Tuesday, September 17, 2013

Templeton Rye

This is developing into one of those weeks when a stiff drink might be in order. Massive flooding in Colorado, a mass shooting in Washington, D.C., and what a friend calls "crazy busy" on the homefront. But other than coffee, occasionally lemonade, and water --- I don't drink. Well, maybe twice a year to be polite; then in moderation.

But I got a virtual kick this morning, while searching for wisdom via Google, out of finding this story from Aljazeera America about Templeton Rye whiskey

The Templeton story is fairly well known in Iowa, or at least I think it is. The tiny Carroll County (west central Iowa) town of that name became a hotbed of bootlegging activity during Prohibition, producing and exporting illegally a variety of rye whisky that, among its other alleged claims to fame, was Al Capone's favorite drink. Count on Iowa farmers to find innovative ways to supplement their incomes.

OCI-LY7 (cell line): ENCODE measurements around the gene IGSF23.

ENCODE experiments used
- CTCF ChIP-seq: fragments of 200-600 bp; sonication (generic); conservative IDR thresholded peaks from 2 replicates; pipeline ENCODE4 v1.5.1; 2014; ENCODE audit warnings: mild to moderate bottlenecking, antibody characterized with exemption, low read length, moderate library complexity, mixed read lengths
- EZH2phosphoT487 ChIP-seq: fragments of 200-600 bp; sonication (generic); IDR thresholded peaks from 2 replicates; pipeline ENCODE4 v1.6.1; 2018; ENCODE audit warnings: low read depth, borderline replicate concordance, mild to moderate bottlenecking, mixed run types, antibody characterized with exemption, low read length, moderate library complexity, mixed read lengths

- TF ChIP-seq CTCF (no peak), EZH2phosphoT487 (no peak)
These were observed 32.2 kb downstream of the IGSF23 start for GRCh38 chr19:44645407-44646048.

Templeton Rye Whiskey was registered as a trademark by descendants of those bootleggers, but limped along and eventually went inactive shortly after the turn of the 21st Century. Soon thereafter, it was revived by Iowa entrepreneurs, gained a following in Iowa and, during 2007, began to be distributed beyond our borders. It's supposed to be good stuff.

The whiskey actually is distilled in Indiana, using a Prohibition-era recipe from Iowa, but shipped to Templeton in tanker trucks where it is aged, bottled and distributed. You can read more about it all at Aljazeera, or here on the Templeton Web site. Cheers!

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